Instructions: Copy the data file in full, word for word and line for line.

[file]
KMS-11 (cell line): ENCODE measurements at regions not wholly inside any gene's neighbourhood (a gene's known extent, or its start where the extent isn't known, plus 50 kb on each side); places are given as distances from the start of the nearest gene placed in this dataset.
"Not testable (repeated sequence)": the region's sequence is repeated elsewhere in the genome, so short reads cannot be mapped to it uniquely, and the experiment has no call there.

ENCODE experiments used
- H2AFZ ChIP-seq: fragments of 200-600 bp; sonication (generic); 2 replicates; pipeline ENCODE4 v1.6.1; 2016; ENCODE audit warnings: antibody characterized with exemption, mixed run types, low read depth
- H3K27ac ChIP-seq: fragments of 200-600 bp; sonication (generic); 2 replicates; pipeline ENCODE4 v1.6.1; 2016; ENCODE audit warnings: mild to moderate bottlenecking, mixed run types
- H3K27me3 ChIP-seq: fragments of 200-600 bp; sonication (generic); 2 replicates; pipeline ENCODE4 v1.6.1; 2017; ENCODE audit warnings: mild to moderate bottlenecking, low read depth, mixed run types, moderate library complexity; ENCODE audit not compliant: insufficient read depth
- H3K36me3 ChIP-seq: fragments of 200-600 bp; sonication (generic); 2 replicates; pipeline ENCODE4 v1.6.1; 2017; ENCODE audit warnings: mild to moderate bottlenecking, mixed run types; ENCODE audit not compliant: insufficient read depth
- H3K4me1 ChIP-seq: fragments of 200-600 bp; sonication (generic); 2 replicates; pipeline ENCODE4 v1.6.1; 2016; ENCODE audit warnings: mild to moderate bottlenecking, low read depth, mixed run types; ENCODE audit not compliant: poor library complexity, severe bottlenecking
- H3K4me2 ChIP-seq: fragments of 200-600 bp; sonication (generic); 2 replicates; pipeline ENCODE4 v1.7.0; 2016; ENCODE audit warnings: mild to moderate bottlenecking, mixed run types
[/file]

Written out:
KMS-11 (cell line): ENCODE measurements at regions not wholly inside any gene's neighbourhood (a gene's known extent, or its start where the extent isn't known, plus 50 kb on each side); places are given as distances from the start of the nearest gene placed in this dataset.
"Not testable (repeated sequence)": the region's sequence is repeated elsewhere in the genome, so short reads cannot be mapped to it uniquely, and the experiment has no call there.

ENCODE experiments used
- H2AFZ ChIP-seq: fragments of 200-600 bp; sonication (generic); 2 replicates; pipeline ENCODE4 v1.6.1; 2016; ENCODE audit warnings: antibody characterized with exemption, mixed run types, low read depth
- H3K27ac ChIP-seq: fragments of 200-600 bp; sonication (generic); 2 replicates; pipeline ENCODE4 v1.6.1; 2016; ENCODE audit warnings: mild to moderate bottlenecking, mixed run types
- H3K27me3 ChIP-seq: fragments of 200-600 bp; sonication (generic); 2 replicates; pipeline ENCODE4 v1.6.1; 2017; ENCODE audit warnings: mild to moderate bottlenecking, low read depth, mixed run types, moderate library complexity; ENCODE audit not compliant: insufficient read depth
- H3K36me3 ChIP-seq: fragments of 200-600 bp; sonication (generic); 2 replicates; pipeline ENCODE4 v1.6.1; 2017; ENCODE audit warnings: mild to moderate bottlenecking, mixed run types; ENCODE audit not compliant: insufficient read depth
- H3K4me1 ChIP-seq: fragments of 200-600 bp; sonication (generic); 2 replicates; pipeline ENCODE4 v1.6.1; 2016; ENCODE audit warnings: mild to moderate bottlenecking, low read depth, mixed run types; ENCODE audit not compliant: poor library complexity, severe bottlenecking
- H3K4me2 ChIP-seq: fragments of 200-600 bp; sonication (generic); 2 replicates; pipeline ENCODE4 v1.7.0; 2016; ENCODE audit warnings: mild to moderate bottlenecking, mixed run types